Joining us now is a foreign policy adviser to the Obama campaign. Michele Flournoy was, until this past February, undersecretary of defense for policy. Welcome to the program.
MICHELE FLOURNOY: Thank you. Glad to be with you, Audie.
CORNISH: I'd like to put to you something that Rich Williamson, a Romney foreign policy adviser, said to us on Friday. I mean, he was talking about Libya and he criticized the Obama administration for not playing a large enough role there since Gadhafi fell. Let's take a listen.
From NPR News, this is ALL THINGS CONSIDERED. I'm Audie Cornish. We end this hour marking the bloodiest single day in American history. 150 years ago, Union and Confederate troops clashed at the small Maryland town of Sharpsburg, next to Antietam Creek. By nightfall, some 23,000 men would be dead, wounded or missing. NPR's Tom Bowman explains how this one day would change the course of the Civil War.
From NPR News, this is ALL THINGS CONSIDERED. I'm Audie Cornish. And it's time now for All Tech Considered.
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CORNISH: If Facebook, Twitter and Instagram are walled gardens, a lot of us spend a lot of time tending to our own little online plots. We post photos, update our status, tweet and retweet. But who really owns the produce of our online labor? Who has the right to destroy it or even share it or subpoena it?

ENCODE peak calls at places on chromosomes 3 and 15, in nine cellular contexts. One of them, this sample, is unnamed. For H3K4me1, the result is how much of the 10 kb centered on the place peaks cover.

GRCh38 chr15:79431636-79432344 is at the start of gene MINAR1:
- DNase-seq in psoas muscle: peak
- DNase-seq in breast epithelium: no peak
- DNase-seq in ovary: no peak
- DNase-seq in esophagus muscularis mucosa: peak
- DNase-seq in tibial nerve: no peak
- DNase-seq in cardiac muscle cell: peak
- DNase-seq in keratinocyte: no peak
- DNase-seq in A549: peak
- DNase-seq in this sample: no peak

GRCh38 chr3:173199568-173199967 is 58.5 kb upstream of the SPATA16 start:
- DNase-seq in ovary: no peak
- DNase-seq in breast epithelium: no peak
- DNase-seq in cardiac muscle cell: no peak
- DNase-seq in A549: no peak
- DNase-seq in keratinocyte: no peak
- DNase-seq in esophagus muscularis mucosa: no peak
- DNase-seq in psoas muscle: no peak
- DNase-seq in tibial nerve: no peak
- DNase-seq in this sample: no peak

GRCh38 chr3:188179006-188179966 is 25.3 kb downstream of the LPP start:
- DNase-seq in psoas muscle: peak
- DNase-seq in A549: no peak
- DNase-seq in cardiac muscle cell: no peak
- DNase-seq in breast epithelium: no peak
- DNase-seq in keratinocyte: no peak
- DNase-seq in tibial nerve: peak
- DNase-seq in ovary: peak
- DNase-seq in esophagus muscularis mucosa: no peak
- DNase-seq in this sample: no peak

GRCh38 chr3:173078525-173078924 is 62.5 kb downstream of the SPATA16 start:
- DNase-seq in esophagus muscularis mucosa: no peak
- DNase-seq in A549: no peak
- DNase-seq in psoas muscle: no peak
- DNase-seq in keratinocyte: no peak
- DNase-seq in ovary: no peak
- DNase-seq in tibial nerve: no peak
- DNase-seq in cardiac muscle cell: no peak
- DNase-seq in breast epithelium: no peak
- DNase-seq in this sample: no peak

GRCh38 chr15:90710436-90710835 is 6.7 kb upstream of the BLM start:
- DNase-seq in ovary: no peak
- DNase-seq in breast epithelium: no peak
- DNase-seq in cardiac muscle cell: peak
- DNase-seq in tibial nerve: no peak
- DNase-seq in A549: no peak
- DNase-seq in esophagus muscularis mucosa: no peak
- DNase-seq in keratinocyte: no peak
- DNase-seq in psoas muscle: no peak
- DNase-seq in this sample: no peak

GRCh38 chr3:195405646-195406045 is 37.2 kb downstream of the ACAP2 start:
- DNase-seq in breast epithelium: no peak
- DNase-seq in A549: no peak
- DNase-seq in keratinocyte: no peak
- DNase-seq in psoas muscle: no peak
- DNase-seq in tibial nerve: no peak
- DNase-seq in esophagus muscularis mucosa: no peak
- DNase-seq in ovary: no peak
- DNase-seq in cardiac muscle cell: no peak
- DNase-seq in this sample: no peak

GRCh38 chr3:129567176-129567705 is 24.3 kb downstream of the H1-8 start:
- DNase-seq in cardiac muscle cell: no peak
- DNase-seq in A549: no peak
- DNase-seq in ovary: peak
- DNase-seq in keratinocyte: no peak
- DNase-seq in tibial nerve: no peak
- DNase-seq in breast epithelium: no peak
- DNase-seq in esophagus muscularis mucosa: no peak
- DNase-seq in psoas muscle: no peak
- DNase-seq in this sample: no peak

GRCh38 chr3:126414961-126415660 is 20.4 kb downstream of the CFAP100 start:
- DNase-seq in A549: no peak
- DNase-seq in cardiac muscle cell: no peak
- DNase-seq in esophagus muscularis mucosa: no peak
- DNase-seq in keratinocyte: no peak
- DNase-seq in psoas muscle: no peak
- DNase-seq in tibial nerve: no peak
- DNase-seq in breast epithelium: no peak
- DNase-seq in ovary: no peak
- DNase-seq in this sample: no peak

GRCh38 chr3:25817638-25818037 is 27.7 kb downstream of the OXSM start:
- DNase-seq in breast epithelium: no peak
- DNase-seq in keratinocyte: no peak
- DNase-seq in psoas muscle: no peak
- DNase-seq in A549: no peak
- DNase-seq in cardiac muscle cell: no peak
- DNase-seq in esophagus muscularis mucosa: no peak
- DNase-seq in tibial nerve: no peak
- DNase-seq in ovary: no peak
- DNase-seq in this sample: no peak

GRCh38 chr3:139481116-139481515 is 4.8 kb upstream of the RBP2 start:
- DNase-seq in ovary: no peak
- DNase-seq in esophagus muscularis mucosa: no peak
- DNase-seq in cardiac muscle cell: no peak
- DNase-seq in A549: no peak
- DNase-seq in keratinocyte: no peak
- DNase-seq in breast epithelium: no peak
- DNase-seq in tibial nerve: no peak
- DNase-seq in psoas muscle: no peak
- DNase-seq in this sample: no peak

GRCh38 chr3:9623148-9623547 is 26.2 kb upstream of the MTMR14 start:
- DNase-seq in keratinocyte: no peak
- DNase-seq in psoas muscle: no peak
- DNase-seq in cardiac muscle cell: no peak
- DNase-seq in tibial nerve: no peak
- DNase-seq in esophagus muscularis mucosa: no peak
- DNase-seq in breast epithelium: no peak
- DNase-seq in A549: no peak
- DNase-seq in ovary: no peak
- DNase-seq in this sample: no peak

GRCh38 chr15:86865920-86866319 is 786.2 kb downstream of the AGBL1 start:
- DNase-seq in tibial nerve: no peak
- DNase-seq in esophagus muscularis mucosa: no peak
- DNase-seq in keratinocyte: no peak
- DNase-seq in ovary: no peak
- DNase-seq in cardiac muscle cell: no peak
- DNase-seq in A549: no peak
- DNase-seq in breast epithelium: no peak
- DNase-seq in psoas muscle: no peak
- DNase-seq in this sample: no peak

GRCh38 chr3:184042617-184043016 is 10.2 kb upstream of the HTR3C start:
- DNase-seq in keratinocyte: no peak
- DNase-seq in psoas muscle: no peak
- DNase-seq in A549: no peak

You're listening to ALL THINGS CONSIDERED from NPR News.
Royal Dutch Shell has decided not to try to strike oil in the Arctic Ocean, at least not this fall. The company has been hampered by equipment problems and bad weather. It's yet another setback for Shell's ambitious and controversial plans to tap what may be a huge undersea oil reserve. NPR's Richard Harris has that story.
Tensions are not only high between Israel and Iran, but also between Israel and the U.S. Israel's leader, Benjamin Netanyahu, is demanding that the Obama administration draw a clear line to determine what would cause the U.S. to take military action against Iran for its suspect nuclear program. The U.S. counters that sanctions and diplomacy should be given more time to work.
From Tel Aviv, NPR's Lourdes Garcia-Navarro reports on the view in Israel.
A member of the Libyan security forces secures the area around the U.S. Consulate compound in Benghazi on Sept. 14. Benghazi, and other parts of eastern Libya, are suffering from an acute lack of security, making it vulnerable to militant violence.
Credit Mohammad Hannon / AP
Libyan followers of the Ansar al-Sharia militant group burn the U.S. flag during a protest in Benghazi, Libya, on Sept. 14.
The deadly attack on the U.S. Consulate in Benghazi, Libya, that killed Ambassador Chris Stevens and three other American personnel has highlighted the serious post-Moammar Gadhafi security vacuum in the country.
The problem is much bigger than a few rogue militants: Eastern Libya is awash with heavy weaponry; security forces are weak; assassinations are plaguing Benghazi; and the people with the biggest guns rule.
An apple a day might keep the doctor away, but what do you do when there are no apples? It's a question western Michigan's apple growers are dealing with this season after strange weather earlier in the year decimated the state's apple cultivation.
Michigan is the third-largest apple producer in the U.S. after New York and Washington, but the state's apples will soon be in short supply. Now in the middle of harvest season, growers are picking only 10 percent to 15 percent of their normal crop.